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Ember Swift in China: LENTIC & other stories pt. II


Ember Swift performing in China

Ember Swift is not surprisingly, highly intelligent (read her blog!) and puts that brainpower to good use. During her concert at Rivoli in
, she would tell stories of pieces of her life experiences. Not only that, it was quite impressive to hear the process that went into making each song, and their meanings.


Ember is a musical performer with great confidence in herself and her band, which honestly, they deserve more credit as a backing band. The bassist and double percussionists, and keyboard players are highly talented musically and set a groove that you feel throughout the entire club (Rivoli, April 1st, 2010). As well, Ember and her band played a lot of tracks from her LENTIC project album.


This album is a departure and experimental one where Ember adds in mandarin and East Asian musical references, as well as expanding her electronic sounds to blend with her folk sensibilities. It is a unique sound with a delicate balance that Ember controls with expertise.


One of the most interesting points in her performance, was when her band departed the stage, so Ember could play newer songs (they didn’t know). It was cool to see her play solo onstage as she was equally as capable with the short acoustic set.

It was definitely one of those electric shows where you felt you had a true experience, that basically justifies the adage "you had to be there!


So without further ado, here is more of the Ember Swift interview in
China pt. II!

How and when did you learn Mandarin? (i.e. university, when you moved to
Beijing?).When I told my father to listen to your LP, he kept saying, “where’s the Mandarin? Where’s the Mandarin?” 

Did he listen to “That’s Right”? That’s the one song with a lot of Mandarin in it (in fact, there’s no English lyrics at all.) “Stop” also is entirely in Mandarin if you don’t count the English whisper track!


Anyway, I started studying Mandarin at university but there was a long gap between graduation and going to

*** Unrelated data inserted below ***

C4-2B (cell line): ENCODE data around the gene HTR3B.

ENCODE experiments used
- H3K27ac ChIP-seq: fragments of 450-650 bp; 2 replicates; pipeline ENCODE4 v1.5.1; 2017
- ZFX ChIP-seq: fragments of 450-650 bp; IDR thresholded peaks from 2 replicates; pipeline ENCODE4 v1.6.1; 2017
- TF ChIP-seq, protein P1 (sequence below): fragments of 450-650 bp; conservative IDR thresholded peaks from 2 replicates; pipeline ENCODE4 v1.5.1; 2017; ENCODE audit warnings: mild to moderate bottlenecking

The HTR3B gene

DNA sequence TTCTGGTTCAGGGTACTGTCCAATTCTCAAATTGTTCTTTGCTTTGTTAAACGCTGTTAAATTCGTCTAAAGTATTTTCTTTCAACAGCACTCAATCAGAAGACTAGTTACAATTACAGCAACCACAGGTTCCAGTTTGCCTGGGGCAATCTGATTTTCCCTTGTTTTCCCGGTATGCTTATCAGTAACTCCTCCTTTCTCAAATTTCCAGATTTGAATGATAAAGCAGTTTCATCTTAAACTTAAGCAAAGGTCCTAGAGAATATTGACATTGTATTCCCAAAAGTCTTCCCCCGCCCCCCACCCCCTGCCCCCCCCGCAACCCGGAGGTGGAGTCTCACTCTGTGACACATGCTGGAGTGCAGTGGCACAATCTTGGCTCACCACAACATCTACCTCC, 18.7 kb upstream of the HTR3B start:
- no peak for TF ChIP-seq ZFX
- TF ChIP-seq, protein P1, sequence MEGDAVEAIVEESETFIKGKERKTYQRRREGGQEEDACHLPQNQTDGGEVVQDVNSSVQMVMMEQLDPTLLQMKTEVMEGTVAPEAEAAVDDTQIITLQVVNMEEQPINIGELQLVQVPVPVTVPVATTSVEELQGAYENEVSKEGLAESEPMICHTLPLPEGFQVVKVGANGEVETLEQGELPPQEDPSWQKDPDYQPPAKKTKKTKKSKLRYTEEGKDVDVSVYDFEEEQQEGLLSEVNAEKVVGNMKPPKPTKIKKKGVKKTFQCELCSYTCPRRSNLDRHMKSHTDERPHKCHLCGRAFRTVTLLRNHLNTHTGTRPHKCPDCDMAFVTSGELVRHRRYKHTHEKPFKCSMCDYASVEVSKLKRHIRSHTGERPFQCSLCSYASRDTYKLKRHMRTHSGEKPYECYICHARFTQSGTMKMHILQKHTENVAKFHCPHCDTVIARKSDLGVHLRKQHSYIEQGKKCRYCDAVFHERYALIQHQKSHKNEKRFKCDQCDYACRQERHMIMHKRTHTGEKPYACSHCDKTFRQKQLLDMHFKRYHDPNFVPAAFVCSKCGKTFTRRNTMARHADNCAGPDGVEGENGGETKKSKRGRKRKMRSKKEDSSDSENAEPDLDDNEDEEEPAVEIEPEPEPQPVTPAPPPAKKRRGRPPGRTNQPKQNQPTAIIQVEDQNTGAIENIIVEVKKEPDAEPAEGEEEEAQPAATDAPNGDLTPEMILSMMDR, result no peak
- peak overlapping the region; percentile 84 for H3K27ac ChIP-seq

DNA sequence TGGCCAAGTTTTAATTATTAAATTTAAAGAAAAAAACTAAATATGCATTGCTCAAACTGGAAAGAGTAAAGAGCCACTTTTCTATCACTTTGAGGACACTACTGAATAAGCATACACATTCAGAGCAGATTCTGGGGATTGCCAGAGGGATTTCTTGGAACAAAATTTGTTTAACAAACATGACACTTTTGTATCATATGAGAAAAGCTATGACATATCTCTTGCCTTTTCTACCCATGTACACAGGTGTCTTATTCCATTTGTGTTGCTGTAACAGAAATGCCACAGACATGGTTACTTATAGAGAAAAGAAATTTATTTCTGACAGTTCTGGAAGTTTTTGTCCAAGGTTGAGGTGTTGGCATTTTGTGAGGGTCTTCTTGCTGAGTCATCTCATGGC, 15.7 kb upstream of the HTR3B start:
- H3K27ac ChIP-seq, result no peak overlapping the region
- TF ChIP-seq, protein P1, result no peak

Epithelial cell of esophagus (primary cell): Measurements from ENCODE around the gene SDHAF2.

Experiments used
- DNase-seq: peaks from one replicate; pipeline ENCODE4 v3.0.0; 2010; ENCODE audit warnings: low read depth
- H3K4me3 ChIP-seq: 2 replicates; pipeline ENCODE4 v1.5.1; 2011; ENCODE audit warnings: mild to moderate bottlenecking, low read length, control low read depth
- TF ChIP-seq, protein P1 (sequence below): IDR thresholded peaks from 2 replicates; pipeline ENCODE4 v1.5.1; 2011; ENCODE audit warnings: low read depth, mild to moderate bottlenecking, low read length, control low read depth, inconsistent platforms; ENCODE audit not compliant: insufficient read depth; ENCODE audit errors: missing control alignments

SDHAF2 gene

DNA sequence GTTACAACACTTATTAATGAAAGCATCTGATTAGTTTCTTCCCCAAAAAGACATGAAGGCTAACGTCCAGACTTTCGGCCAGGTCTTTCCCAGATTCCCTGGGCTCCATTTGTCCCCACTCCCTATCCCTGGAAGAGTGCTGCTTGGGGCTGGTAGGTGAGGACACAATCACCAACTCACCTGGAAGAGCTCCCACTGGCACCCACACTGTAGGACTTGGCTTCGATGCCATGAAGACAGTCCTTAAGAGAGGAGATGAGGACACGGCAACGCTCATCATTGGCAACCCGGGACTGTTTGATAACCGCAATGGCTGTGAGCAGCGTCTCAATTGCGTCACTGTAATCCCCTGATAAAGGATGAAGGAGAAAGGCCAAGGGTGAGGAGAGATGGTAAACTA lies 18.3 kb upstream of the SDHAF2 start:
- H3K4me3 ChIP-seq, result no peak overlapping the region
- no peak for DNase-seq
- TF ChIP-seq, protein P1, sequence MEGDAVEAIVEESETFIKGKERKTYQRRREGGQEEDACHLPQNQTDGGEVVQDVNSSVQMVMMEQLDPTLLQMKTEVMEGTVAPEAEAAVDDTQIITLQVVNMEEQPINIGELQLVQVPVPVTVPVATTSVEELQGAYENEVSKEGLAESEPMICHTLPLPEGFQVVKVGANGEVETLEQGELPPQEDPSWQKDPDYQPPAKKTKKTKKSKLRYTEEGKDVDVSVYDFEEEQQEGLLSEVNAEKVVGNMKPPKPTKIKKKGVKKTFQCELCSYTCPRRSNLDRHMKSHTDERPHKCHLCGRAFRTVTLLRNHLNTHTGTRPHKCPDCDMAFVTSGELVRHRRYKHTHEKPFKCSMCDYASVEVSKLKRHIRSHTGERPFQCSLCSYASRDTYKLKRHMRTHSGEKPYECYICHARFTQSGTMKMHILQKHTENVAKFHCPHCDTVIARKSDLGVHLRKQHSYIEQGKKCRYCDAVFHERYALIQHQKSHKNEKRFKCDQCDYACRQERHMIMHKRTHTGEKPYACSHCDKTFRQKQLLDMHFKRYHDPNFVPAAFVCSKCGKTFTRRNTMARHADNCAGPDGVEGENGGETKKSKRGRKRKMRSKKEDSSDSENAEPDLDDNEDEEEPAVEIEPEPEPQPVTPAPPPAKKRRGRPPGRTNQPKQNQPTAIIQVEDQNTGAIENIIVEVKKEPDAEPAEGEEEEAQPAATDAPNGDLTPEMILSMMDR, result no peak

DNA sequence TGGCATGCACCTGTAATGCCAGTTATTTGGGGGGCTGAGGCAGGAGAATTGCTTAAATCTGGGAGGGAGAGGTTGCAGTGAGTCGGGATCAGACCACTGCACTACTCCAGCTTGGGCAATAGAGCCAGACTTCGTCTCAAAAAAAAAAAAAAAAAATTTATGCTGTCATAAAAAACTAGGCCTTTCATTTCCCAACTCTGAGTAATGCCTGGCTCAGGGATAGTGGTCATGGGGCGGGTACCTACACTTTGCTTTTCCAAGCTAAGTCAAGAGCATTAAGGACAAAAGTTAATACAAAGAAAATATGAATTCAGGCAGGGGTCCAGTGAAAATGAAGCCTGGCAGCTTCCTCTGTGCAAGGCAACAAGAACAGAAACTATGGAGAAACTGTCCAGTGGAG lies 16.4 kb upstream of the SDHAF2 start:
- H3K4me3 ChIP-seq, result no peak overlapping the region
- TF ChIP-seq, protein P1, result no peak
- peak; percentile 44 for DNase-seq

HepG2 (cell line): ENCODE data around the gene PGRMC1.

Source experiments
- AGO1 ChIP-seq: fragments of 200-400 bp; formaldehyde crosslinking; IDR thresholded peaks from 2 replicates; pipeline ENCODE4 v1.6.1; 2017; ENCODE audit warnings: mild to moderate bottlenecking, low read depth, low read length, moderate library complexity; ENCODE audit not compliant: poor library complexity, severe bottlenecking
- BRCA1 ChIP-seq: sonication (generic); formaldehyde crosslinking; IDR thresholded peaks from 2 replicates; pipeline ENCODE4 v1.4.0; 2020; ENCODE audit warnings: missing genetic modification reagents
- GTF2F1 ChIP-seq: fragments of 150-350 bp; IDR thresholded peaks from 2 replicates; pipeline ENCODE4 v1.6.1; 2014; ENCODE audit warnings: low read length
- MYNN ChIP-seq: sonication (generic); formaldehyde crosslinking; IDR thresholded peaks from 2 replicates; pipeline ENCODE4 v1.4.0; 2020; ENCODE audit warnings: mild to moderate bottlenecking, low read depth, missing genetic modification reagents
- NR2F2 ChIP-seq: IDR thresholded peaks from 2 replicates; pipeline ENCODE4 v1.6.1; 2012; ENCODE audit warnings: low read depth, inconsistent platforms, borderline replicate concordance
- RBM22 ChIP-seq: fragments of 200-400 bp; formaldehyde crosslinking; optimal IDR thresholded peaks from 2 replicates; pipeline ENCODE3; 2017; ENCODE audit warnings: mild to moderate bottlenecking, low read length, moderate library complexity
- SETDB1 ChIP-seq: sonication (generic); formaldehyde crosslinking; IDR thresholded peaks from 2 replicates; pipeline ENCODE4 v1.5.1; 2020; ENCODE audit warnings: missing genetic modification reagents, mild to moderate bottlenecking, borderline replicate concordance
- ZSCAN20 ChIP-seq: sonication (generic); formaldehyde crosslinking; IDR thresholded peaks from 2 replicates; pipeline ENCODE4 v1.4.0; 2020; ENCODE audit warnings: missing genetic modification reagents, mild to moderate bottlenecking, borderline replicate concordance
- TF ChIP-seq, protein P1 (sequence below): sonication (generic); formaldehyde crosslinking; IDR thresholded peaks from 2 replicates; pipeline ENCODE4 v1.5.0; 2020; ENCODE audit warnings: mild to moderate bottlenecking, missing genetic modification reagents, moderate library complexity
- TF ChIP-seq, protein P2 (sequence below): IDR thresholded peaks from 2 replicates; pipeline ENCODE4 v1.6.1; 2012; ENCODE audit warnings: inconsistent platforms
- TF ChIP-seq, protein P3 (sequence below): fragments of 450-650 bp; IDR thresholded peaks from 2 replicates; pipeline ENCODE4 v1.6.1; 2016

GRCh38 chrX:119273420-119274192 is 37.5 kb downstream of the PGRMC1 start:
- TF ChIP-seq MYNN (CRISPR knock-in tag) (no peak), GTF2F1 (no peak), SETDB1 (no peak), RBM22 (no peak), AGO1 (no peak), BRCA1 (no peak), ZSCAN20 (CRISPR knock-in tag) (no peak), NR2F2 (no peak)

for the first time. When I went to
, I continued studying and now I feel pretty confident with my Chinese, although I still need a lot of work to really master the language.

Do you find that you experience any racism or criticisms? (backwards I guess being the Caucasian in an Asian world)

There’s a lot of misunderstanding about “foreigners” in
. They’re often lumped together as though all non-Chinese are alike, which is of course not true! I do have to clarify and demystify my “foreignness” a lot, and the assumptions and generalizations that I encounter is a breed of racism. I’ve only had a handful of experiences of the more common blatant racism in terms of treatment or denial of service or sudden judgment/dismissal before I’ve even been introduced or had a chance to communicate. It’s humbling and has taught me a lot about the world. There are very few places that a Caucasian person can go where they’ll experience what it’s like to be “other” and to be not as important/valued, culturally, as a result of that otherness.
is still one of those places. It’s a really worthwhile experience for any white person to have. Comprehending racial privilege is a powerful lesson.

Whatever happened to the “Band on the Run” van? Does it still live and function? (her touring van in China)

It still lives and likely functions, but I don’t own it any longer!

Band on the Run (van)

Your myspace says that you play guitars & vox (what’s that?), but on the LENTIC project you incorporate many East Asian instruments like the guzheng...

Vox is just voice (sorry, it’s a recording term!). I didn’t play the guzheng on the recording. I leave that to the experts!

(Photo from:

Lui Fang plays the guzheng

Liu Fang playing the guzheng

“Having toured North America, Australia, New Caledonia and now
, this artist has never been uncomfortable exploring new territories
.” – Myspace. So… where does Ember Swift want to travel/explore and bring her music with her merry-band?

I am really enjoying exploring
with my band, but I’d like to perform in other Asian countries. What’s more, I really want to tour in
Europe, which is something I still haven’t done after all these years! That’s on the agenda for 2011.

Ember Swift and her Canadian based touring band.

For some reason I believe you are more than bilingual. What other languages do you speak (if any)? What languages would you like to learn still (if any)?